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A BATTLE WON HAS TO BE FOUGHT AGAIN

The Age: Tracee Hutchison

- Apr 04, 2007

Now, 24 years since we sang and danced our nuclear fears away at the bowl, the nuclear genie is out of the bottle again and tomorrow's Nuclear Fools Day concert at the bowl feels like groundhog day, writes Tracee Hutchison.

A MONTH before Bob Hawke became prime minister in 1983, a couple of friends and I painted a huge banner with a mushroom cloud in the middle of it. The banner was long enough to span the stage of the Sidney Myer Music Bowl and emblazoned in big yellow letters on it were the words "STOP THE DROP". To maximise the dramatic effect of the anti-nuclear message we fashioned the mushroom cloud around the H in the "THE".

The concert of the same name, in February 1983, featured INXS, Midnight Oil, Goanna and Redgum. And the prevailing mood among the tens of thousands of people who were there suggested a looming fear that the development of a nuclear industry would be bad for our health and our future.

With the fallout of the 1979 Three Mile Island reactor accident still casting a long shadow, we sang and danced and shouted our opposition to nuclear proliferation and anointed people such as anti-nuclear campaigner Dr Helen Caldicott as our patron saints.

As the '80s rolled on, Hawke introduced the ALP's famed three-mines policy and confidence in nuclear power as a viable and legitimate energy source continued to wane, thanks largely to the 1986 nuclear meltdown in Chernobyl that sent a radioactive cloud across much of Europe exposing 5 million people. The price of uranium plummeted.

Now, 24 years since we sang and danced our nuclear fears away at the bowl, the nuclear genie is out of the bottle again and tomorrow's Nuclear Fools Day concert at the bowl feels like groundhog day.

Exactly when the tide turned on nuclear power is hard to pin down. Was it English scientist Dr James Lovelock's declaration that he'd happily store nuclear waste under his home as a heat source? Is it a triumph of economic rationalists with short memories or simply boy-men with warmongering tendencies? It's anyone's guess. But somewhere along the way Australia, with 32 per cent of the world's uranium, became a major player in the nuclear industry.

Without a real clue on alternative energy options or a strategy to combat global warming, Prime Minister John Howard became the nuclear industry's pin-up boy, stacking an inquiry into nuclear energy options in Australia with nuclear advocates and appointing its chairman, Ziggy Switkowski, to a plum job heading the country's top nuclear research and lobby group ANSTO -- before the pro-nuke report was handed down.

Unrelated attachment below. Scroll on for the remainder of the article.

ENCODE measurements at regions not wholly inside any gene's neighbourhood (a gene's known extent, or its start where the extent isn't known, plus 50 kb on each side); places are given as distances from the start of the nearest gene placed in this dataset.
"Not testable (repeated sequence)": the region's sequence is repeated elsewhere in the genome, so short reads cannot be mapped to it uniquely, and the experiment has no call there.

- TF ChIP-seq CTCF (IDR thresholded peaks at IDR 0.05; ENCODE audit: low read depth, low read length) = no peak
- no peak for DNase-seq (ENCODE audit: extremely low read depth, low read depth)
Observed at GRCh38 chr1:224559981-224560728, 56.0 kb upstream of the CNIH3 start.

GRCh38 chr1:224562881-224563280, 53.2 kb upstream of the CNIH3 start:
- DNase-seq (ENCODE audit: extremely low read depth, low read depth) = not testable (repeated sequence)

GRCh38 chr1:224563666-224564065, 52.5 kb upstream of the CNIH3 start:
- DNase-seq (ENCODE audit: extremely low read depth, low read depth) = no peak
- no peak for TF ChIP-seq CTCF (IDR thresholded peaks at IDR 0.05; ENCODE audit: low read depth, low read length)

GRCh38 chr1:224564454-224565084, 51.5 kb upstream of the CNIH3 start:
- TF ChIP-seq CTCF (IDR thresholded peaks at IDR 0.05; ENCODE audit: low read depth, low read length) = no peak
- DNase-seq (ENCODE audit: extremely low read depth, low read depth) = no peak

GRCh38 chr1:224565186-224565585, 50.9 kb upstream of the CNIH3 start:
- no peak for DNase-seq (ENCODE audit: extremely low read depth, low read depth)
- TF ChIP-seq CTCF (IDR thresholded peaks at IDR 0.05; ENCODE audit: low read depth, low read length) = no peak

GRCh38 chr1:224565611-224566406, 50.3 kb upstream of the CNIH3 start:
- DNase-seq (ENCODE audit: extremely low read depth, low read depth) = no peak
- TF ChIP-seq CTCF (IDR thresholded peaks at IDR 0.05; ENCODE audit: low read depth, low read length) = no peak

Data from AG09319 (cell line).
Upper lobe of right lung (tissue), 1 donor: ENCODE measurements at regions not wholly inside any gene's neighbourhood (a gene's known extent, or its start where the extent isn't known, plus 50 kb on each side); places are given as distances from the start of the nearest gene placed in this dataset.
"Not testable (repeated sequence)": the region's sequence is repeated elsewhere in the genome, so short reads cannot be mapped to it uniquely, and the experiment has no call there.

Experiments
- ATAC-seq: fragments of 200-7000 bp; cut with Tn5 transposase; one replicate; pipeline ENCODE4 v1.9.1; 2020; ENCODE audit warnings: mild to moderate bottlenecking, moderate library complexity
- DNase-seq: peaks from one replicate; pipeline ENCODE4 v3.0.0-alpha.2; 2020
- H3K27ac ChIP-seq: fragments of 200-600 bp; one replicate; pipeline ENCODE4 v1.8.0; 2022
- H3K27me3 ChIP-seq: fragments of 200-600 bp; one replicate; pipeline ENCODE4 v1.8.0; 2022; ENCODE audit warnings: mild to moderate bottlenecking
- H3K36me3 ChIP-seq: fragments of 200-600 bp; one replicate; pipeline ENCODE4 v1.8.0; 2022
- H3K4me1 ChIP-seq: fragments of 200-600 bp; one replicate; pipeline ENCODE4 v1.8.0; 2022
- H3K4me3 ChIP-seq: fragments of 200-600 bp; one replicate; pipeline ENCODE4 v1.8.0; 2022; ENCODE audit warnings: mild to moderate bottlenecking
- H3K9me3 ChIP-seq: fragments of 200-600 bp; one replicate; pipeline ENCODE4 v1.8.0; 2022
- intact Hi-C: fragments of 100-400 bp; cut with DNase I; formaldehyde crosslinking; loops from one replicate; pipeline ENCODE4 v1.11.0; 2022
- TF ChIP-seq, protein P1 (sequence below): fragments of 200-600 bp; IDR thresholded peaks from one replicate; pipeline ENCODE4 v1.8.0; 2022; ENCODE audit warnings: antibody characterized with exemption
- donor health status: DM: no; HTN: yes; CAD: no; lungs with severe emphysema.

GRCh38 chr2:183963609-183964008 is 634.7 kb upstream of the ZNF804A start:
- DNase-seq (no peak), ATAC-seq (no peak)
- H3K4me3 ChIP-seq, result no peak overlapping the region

Somehow the Federal Government also managed to persuade itself that sending our uranium to non-signatory countries to the international nuclear non-proliferation treaty with little post-it notes saying "Not for Weapons" was a reasonable enough guarantee that we're not part of a nuclear arms race.

Suddenly the idea that some of that uranium that had underscored the resources boom would have to come back to its country of origin in waste form was firming as our responsibility.

And just when you'd think the ALP would step up and take a strong stand on the nuclear issue it buckles. Suddenly the three-mines policy is up for grabs at next month's national conference. Suddenly Queensland Premier Peter Beattie is eating the words he took to the electorate that returned his Government to power just six months ago and dumps a pro-nuclear bombshell from the safety of an overseas junket.

Suddenly South Australian Premier Mike Rann is approving a fourth uranium mine, subject to the Feds giving it the green light, with the charming name of "Honeymoon". And suddenly NT Chief Minister Clare Martin is suggesting that the lady may well be for turning.

Somehow all of this is supposed to be good for Australia. Yet none of us wants a nuclear reactor or a nuclear waste dump in our backyard. Ask around. I doubt you'll find any takers. And contrary to Martin Ferguson's rhetoric the unions are not on board.

No other mineral is connected to the most destructive weapon ever built. It needs to stay in the ground.

As Caldicott said on the cover of her most recent book, Nuclear is Not the Answer to Global Warming or Anything Else, it is not the magic non-polluting answer to protracted inaction on alternate energy strategies.

And this is not the time to forget that accidents do happen. See you at the bowl tomorrow. I just wish I still had that banner.

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